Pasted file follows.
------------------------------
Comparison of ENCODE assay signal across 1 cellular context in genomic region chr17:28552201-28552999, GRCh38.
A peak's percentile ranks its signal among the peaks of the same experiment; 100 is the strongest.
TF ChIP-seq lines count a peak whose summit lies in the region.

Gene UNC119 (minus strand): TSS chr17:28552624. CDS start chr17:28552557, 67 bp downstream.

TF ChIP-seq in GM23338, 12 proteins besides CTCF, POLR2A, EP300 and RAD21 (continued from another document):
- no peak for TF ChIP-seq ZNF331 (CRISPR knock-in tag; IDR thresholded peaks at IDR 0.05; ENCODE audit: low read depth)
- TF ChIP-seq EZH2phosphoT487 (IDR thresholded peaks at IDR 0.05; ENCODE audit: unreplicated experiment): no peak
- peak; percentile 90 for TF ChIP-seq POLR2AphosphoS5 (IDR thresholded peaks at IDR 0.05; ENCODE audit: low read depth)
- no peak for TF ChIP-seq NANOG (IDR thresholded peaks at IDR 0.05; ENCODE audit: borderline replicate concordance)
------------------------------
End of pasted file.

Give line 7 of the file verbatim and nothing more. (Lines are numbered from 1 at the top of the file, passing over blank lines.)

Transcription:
- TF ChIP-seq EZH2phosphoT487 (IDR thresholded peaks at IDR 0.05; ENCODE audit: unreplicated experiment): no peak